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Hackers Make Searchable Database to Dox Instagram Celebs

The flaw that hackers used around the time someone targeted Selena Gomez and Justin Bieber has been fixed—but not in time to protect the privacy of thousands of Instagrammers.

On Wednesday, Instagram announced it had fixed a bug that allowed hackers to learn users’ phone numbers and email addresses. But for thousands of people—including some of the massive social network’s most famous members—it may be too late.  

Hackers have launched a website with a searchable database of some Instagram users’ alleged personal info. The data, a sample of which the hackers provided to The Daily Beast, appears to include email addresses and phone numbers for a selection of high profile Instagram users, including politicians, sports stars, and media companies. The data also seems to contain information on more ordinary accounts, too.

“Instagram clearly hasn’t yet understood the full impact of this bug,” one of the people behind the site, dubbed ‘Doxagram,’ told The Daily Beast.

The person provided a list of 1,000 alleged Instagram accounts. Each entry also included either an email address, a phone number, or both.

To verify the authenticity of the sample, The Daily Beast tried to create new accounts on Instagram with a random selection of email addresses from the list. In every case, the email address was already linked to an Instagram account.

Although the majority of the tested email addresses were also publicly available elsewhere on the internet, many did not return any relevant Google results, implying they were obtained from some private source. Many of the emails were also not included in large scale data breaches, such as LinkedIn, according to breach notification site Have I Been Pwned?, implying that the hackers may not have simply dug up records from previous, publicized security incidents.

At around the same time hackers were using this exploit, someone seemingly took over Selena Gomez’s account and posted naked photos of Justin Bieber earlier this week.

The Daily Beast reached out to a wide selection of users included in the latest sample. One reached by email confirmed their username; that this was the address they used for Instagram; and the fact that their account did not have any phone number linked to it, which matched the data.

Some of the accounts in the list are seemingly high profile. One entry is allegedly for the official President of the United States’ Instagram account. The Daily Beast confirmed that the listed email address, which appears to belong to Dan Scavino, the White House director of social media and assistant to the president, was linked to an Instagram account. The corresponding phone number rang, but no one returned calls, and an email failed to deliver to the address.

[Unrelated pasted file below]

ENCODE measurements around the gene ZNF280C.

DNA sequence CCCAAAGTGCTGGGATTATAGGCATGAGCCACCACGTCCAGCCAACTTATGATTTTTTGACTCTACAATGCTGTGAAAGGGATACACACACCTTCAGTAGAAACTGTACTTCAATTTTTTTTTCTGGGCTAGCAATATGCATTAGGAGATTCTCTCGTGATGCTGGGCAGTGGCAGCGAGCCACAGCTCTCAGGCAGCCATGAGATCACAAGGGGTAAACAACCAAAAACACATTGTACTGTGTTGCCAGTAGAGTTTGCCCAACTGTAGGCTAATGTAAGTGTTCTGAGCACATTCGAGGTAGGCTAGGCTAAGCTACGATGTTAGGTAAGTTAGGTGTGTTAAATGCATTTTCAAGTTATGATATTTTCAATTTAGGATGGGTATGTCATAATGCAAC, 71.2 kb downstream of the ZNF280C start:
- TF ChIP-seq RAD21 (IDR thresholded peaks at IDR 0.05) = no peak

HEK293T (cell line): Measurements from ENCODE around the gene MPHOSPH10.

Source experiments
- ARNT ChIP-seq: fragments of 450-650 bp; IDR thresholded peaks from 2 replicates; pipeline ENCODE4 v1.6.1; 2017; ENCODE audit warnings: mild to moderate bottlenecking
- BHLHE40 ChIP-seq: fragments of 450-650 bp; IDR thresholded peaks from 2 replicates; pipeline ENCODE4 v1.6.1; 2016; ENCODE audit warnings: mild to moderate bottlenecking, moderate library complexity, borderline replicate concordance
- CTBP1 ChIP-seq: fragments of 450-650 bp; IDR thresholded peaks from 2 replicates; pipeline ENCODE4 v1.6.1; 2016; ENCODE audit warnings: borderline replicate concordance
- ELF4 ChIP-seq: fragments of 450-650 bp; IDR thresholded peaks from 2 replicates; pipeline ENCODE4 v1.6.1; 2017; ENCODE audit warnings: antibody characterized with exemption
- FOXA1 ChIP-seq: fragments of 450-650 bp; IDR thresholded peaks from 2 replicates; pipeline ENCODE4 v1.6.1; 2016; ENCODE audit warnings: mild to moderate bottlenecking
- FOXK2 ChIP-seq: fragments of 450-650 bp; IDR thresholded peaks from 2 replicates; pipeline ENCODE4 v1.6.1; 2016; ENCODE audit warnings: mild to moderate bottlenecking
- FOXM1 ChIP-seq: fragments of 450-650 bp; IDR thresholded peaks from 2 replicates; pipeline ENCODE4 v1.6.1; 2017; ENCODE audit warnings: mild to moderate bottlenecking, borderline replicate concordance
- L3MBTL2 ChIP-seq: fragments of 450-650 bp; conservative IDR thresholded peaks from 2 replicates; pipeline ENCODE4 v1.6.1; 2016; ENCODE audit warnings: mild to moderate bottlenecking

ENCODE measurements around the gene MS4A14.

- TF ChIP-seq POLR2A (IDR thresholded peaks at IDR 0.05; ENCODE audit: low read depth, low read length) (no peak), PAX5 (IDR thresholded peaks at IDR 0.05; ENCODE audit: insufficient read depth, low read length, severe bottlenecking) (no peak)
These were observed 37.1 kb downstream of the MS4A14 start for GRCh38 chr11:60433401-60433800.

Another alleged account appears to belong to Cristiano Ronaldo, the world-famous soccer player. Again, The Daily Beast confirmed the address is linked to an Instagram account, and the email address itself is not publicly available, according to Google searches. Whoever controls the email account did not respond to a request for comment.

The Doxagram site itself also appears to function, with The Daily Beast successfully looking up alleged details for the popular National Geographic account, pop star Jennifer Lopez, and several other celebrities. According to The Daily Beast’s tests, Doxagram allegedly includes data on many of the top 50 most popular accounts on Instagram.

As for why the database contains high profile users, the hackers claimed they set up their scraper to initially target all users with over 1 million followers, and then recursively harvest other users. In all, the hackers claim to have over 6 million accounts in their database. However, The Daily Beast has not seen the full alleged list of users.

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At the time of writing, the hackers are charging $10 per search. The site accepts payments in the pseudo-anonymous currency bitcoin.

Asked whether they were concerned how people may end up using their service, the person from the Doxagram site who provided the data sample told The Daily Beast, “not really.”

An Instagram spokesperson declined to talk on the record about this latest incident. The spokesperson provided the same statement as issued yesterday.

“We recently discovered that one or more individuals obtained unlawful access to a number of high-profile Instagram users’ contact information—specifically email address and phone number—by exploiting a bug in an Instagram API. No account passwords were exposed. We fixed the bug swiftly and are running a thorough investigation,” it read.

“Our main concern is for the safety and security of our community. At this point we believe this effort was targeted at high-profile users so, out of an abundance of caution, we are notifying our verified account holders of this issue,” the statement added. “As always, we encourage people to be vigilant about the security of their account and exercise caution if they encounter any suspicious activity such as unrecognized incoming calls, texts and emails.”